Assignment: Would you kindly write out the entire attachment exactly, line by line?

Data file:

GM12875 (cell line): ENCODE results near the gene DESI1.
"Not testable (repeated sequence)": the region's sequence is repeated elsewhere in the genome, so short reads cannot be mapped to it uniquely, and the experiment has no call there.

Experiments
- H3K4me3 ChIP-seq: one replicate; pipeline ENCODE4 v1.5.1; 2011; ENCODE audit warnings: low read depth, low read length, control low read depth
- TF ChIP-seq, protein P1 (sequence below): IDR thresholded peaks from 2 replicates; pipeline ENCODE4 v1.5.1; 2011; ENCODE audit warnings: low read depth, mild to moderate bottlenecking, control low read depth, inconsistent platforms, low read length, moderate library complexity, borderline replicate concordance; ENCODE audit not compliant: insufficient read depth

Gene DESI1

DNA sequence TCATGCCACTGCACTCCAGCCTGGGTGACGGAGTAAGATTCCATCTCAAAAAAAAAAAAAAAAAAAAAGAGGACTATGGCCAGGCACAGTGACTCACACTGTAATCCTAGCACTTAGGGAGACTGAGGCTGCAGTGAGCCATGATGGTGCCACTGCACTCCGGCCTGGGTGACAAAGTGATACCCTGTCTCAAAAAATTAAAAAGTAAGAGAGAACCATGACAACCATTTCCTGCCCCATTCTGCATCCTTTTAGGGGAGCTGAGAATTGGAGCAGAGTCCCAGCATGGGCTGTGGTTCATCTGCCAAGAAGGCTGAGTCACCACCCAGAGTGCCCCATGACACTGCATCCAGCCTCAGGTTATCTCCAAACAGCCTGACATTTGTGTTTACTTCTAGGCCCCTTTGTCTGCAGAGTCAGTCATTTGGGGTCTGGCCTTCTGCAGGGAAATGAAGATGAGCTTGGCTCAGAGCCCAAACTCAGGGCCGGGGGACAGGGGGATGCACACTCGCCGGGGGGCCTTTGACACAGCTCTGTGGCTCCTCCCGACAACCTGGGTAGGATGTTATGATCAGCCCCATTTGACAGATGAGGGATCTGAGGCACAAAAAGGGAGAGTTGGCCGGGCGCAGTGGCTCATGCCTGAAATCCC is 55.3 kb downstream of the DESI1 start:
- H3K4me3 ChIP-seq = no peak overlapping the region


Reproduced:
GM12875 (cell line): ENCODE results near the gene DESI1.
"Not testable (repeated sequence)": the region's sequence is repeated elsewhere in the genome, so short reads cannot be mapped to it uniquely, and the experiment has no call there.

Experiments
- H3K4me3 ChIP-seq: one replicate; pipeline ENCODE4 v1.5.1; 2011; ENCODE audit warnings: low read depth, low read length, control low read depth
- TF ChIP-seq, protein P1 (sequence below): IDR thresholded peaks from 2 replicates; pipeline ENCODE4 v1.5.1; 2011; ENCODE audit warnings: low read depth, mild to moderate bottlenecking, control low read depth, inconsistent platforms, low read length, moderate library complexity, borderline replicate concordance; ENCODE audit not compliant: insufficient read depth

Gene DESI1

DNA sequence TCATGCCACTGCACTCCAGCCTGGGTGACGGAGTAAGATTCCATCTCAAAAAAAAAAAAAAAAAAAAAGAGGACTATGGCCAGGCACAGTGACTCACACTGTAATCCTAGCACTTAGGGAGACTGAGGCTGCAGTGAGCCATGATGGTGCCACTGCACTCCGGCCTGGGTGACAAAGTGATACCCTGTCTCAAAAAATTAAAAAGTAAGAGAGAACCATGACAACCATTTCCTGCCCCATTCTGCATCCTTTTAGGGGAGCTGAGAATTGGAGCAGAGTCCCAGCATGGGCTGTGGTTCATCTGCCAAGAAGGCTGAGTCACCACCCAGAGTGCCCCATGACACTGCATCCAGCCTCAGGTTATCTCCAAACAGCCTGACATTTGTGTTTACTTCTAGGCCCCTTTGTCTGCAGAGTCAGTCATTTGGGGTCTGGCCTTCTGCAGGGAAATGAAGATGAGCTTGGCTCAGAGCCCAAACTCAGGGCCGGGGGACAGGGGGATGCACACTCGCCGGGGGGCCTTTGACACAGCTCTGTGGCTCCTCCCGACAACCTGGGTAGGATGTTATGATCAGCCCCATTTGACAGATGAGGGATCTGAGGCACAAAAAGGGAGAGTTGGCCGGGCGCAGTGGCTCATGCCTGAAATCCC is 55.3 kb downstream of the DESI1 start:
- H3K4me3 ChIP-seq = no peak overlapping the region